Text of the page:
The goals of community care in a country such as Lebanon would ensure sustainable accessibility to mental health services [1], as well as housing, vocational rehabilitation, employment and social support networks for people with mental disorders. Assertive community treatment “consists of a multidisciplinary group of mental health professionals who work as a team to provide intensive services to patients with severe mental illness” [47]. The implementation of the 11 principles of the original assertive community treatment model would allow for the delivery of organized and efficient care to people with severe mental disorders living in the community.

Although the conventional assertive community treatment programme may not work as such in Lebanon, some valid points can be piloted in the Lebanese community, tailored to its specific needs and available ways of successful implementation. The authors are fully aware that mental health programmes, especially in rural areas, must be tailored to specific cultural patterns and the issues of accessibility and availability are of particular importance [48].

Social services, volunteers and the role of the community

In the planning of community-based mental health services, “emphasis should be given to the development of programmes through dialogue with the community”, the so called “bottom-up planning”, “rather than using a top-down approach, whereby communities are expected to implement projects that have been developed at higher levels” [35]. Community-based support groups can supplement any government initiatives and participate in the assessment of needs and identification of community health priorities [35]. This is particularly important in times of acute stress such as sporadic outbreaks of violence in the country, as mental health issues are abundant and often go untreated under such circumstances [49].

Levels of care in prevention and treatment

Ultimately, the organization of services for the prevention and treatment of mental illness in Lebanon could be made available through various levels of care depending on necessity.

In the community, prevention of mental illness and promotion of mental health could, for example, be carried out by teachers in the classroom setting and municipal organizations through community activities. This does not cost much and yet has high impact as it reaches a large population of different age groups. For individuals at high risk for mental illness, provision of services may be by physicians or nurses in clinics. These programmes should be budgeted for at a municipality level (i.e. per 10 000 people).

For the treatment of mental illnesses, a similar model would be in place. For patients with mental illness treatable by a PCP, both treatment and follow-up may be offered locally. More complex cases may be evaluated in secondary or tertiary centres depending on need. The cost of inpatient versus outpatient treatment in Lebanon is in the ratio of 10:1.

Conversely, severe mental illness would drain resources at multiple levels and may be more cost-effective to be managed in specialized neuropsychiatric settings (chronic hospital or day-treatment are viable, less costly interventions for people with more severe mental illnesses).

Finally we need to put in perspective why treatment of mental illness is important nationwide. Besides achieving its goal at the individual level, treating mental illness, a risk factor for other conditions such as cardiovascular disease, substance abuse and poor diabetic control to name a few, would lead to lowering the direct and indirect burden of these diseases worldwide. In addition, treated patients will be able to function again in society and be productive, adding to the bigger picture of economic growth and higher GDP.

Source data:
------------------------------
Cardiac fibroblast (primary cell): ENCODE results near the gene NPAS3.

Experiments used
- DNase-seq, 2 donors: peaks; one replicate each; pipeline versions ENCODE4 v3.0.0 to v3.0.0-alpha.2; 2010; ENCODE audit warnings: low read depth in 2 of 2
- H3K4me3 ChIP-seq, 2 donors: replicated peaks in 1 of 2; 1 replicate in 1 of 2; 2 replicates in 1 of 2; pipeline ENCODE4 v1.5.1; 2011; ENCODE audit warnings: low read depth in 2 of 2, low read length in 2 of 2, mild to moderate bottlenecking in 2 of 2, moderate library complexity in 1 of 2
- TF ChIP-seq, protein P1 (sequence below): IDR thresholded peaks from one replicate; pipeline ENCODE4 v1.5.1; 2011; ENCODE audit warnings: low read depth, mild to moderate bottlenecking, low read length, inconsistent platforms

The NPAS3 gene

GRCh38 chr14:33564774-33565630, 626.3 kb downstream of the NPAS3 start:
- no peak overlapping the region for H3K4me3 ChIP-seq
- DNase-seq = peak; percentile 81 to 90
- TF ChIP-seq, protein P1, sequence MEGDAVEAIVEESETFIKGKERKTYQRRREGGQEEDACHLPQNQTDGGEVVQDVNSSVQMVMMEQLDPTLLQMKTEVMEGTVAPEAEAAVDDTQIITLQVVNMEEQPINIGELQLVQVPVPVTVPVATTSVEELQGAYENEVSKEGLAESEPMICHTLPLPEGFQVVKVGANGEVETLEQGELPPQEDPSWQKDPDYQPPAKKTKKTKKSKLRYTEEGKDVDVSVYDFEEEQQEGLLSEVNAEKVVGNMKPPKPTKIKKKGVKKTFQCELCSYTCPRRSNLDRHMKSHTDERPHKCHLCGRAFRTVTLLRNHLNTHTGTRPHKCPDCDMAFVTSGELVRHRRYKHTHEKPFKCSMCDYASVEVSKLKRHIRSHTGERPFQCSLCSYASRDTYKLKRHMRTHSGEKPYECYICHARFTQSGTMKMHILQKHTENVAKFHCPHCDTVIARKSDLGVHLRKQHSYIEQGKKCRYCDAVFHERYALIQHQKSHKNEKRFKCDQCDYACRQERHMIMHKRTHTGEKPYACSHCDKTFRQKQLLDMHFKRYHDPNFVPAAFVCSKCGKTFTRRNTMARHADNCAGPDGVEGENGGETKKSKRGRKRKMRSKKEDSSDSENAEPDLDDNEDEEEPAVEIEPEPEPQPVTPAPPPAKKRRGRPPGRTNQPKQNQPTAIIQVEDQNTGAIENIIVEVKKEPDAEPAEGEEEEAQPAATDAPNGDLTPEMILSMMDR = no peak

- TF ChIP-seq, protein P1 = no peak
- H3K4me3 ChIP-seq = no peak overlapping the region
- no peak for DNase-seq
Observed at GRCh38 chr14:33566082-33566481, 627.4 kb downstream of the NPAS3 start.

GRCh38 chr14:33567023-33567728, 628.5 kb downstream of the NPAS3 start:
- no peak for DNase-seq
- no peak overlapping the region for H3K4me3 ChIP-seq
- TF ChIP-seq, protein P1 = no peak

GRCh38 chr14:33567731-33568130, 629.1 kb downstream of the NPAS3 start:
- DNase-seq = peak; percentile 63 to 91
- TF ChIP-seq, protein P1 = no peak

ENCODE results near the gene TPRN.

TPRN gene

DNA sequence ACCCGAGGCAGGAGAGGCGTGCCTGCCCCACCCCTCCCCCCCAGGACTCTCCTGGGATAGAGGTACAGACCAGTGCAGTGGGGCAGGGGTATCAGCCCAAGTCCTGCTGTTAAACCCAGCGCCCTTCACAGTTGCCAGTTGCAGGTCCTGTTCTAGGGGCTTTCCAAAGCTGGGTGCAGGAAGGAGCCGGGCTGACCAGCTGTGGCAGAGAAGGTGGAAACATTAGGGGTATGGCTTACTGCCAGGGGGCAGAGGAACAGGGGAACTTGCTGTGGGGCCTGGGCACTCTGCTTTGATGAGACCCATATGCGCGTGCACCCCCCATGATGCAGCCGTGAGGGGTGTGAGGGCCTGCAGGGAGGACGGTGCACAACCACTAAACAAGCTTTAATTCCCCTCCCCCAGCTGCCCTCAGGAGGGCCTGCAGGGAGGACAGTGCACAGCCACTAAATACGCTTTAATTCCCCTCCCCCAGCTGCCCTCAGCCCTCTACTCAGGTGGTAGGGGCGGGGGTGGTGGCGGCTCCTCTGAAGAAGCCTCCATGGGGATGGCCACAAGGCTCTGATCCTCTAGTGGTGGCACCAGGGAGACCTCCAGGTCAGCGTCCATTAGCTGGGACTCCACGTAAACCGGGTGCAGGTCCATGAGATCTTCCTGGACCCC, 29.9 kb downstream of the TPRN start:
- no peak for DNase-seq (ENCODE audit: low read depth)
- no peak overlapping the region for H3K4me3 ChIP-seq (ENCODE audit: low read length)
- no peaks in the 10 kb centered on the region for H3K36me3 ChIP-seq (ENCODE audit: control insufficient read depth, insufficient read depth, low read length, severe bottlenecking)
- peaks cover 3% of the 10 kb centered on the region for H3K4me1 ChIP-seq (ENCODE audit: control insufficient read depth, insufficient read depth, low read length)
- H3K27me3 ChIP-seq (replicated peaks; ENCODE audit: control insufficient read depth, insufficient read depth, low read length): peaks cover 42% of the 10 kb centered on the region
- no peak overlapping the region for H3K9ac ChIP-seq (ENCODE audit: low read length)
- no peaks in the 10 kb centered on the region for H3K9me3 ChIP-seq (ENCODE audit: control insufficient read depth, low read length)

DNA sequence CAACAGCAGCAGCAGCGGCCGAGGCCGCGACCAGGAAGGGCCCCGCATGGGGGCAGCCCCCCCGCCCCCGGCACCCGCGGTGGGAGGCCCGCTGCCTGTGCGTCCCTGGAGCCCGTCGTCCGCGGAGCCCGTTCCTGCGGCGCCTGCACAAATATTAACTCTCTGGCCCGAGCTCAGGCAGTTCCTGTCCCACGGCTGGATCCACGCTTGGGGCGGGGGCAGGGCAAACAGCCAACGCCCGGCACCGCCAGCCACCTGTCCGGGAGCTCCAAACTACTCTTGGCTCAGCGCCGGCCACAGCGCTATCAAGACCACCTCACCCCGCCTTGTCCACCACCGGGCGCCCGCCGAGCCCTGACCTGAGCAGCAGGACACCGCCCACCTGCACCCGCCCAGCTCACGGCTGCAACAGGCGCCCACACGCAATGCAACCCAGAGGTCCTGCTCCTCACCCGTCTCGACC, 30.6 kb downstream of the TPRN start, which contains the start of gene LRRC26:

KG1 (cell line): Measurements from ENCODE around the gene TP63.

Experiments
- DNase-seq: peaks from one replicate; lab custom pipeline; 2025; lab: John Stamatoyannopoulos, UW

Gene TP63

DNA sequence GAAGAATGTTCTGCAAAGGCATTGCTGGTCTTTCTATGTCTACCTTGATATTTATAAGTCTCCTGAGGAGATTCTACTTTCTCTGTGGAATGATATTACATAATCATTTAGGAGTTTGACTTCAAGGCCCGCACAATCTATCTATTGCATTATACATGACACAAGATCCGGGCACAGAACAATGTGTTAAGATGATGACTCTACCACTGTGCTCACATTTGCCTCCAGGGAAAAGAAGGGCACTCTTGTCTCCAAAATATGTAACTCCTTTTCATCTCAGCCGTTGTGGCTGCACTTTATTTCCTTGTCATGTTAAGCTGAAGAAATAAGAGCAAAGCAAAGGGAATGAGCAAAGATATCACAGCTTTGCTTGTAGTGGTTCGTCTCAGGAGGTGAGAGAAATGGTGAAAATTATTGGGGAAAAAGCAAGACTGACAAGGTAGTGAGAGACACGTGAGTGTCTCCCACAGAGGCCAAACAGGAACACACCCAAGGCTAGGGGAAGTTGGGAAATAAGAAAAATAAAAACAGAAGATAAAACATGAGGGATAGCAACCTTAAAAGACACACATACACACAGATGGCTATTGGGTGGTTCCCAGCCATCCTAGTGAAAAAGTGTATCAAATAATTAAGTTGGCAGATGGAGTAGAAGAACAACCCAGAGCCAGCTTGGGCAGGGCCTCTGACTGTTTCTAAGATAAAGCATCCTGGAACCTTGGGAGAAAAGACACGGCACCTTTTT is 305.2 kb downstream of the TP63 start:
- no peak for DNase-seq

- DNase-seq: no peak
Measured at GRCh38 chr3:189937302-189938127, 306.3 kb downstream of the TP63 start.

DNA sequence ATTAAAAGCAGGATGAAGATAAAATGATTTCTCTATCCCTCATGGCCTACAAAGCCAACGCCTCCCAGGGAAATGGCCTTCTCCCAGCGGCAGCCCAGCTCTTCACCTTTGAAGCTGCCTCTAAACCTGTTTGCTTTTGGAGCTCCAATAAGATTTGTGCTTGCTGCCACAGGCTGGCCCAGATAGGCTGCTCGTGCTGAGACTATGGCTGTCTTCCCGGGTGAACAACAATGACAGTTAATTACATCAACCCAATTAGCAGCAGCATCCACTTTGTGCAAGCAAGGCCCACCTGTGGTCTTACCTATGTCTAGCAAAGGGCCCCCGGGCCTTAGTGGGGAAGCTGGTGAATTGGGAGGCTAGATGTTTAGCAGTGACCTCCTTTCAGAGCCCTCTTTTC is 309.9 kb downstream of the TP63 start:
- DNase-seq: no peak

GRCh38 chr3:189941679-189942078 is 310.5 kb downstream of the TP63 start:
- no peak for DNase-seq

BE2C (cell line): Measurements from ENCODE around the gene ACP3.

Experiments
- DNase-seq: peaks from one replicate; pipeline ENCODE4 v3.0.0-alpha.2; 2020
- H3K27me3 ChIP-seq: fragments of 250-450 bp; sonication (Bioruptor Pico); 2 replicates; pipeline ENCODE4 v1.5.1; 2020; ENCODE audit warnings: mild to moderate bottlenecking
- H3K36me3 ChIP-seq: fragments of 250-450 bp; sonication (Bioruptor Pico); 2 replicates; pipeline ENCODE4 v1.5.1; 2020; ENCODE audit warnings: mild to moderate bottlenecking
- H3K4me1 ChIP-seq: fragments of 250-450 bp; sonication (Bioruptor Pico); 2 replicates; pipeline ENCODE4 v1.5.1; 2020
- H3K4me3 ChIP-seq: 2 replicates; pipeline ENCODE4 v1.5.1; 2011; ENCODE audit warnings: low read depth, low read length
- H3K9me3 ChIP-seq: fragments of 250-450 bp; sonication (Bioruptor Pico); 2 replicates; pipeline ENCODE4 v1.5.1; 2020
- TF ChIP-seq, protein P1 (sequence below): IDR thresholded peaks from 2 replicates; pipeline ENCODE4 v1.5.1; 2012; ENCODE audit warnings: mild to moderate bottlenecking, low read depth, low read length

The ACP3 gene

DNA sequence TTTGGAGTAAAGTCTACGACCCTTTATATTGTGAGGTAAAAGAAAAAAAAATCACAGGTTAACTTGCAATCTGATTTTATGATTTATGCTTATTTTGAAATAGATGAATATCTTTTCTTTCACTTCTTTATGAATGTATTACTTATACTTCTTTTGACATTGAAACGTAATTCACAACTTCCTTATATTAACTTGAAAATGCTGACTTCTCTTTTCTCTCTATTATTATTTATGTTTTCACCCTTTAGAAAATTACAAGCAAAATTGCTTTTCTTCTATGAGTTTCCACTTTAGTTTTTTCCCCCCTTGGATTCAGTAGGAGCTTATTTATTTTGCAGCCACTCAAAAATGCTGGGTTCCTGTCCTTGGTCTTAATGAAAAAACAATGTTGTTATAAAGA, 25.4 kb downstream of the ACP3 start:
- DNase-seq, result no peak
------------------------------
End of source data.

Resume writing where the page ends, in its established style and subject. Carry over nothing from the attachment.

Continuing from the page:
Conclusion

Mental illness is a worldwide problem with implications at the individual and national levels. In the light of expected increases in mental illness and its burden worldwide, WHO has set forth recommendations to combat this public health concern [1]. Through our surveillance of available services in Lebanon, interviews with MoPH officials, WHO officials and PCPs, it is apparent that mental health services are inadequate and are not given the attention they require. We demonstrated why it is cost-effective to treat mental illness in Lebanon. Research is absolutely needed to fill in those gaps and to advance the delivery of quality health care at the lowest possible cost.

The goals of any mental health service ought to include prevention of mental illness, increasing awareness of the public towards these issues, providing services in the community in a way easily accessible to those most at need and treatment by qualified mental health professionals. In order to implement the changes outlined in Table 3, the following components are needed: greater funding and budgeting, manpower, accessible programmes to populations at risk, medication availability, cost–effectiveness studies and analysis in delivering the standard of care, and a policy change based on all the previous components, the sustainability of which is protected by the passing of legislation.

Since 1975, WHO has repeatedly made recommendations to integrate mental health services into primary care settings. Thirty years later, these recommendations continue to be proposed. While complete fulfilment of the 10 WHO recommendations will require extensive funding and expertise, as demonstrated above, certain cost-effective measures in the treatment of mental illness in Lebanon can be initiated, and when adopted, are expected to lead to a healthier and more productive society. Indeed certain steps can be undertaken without delay to ensure the promotion of mental health to the forefront of the national agenda.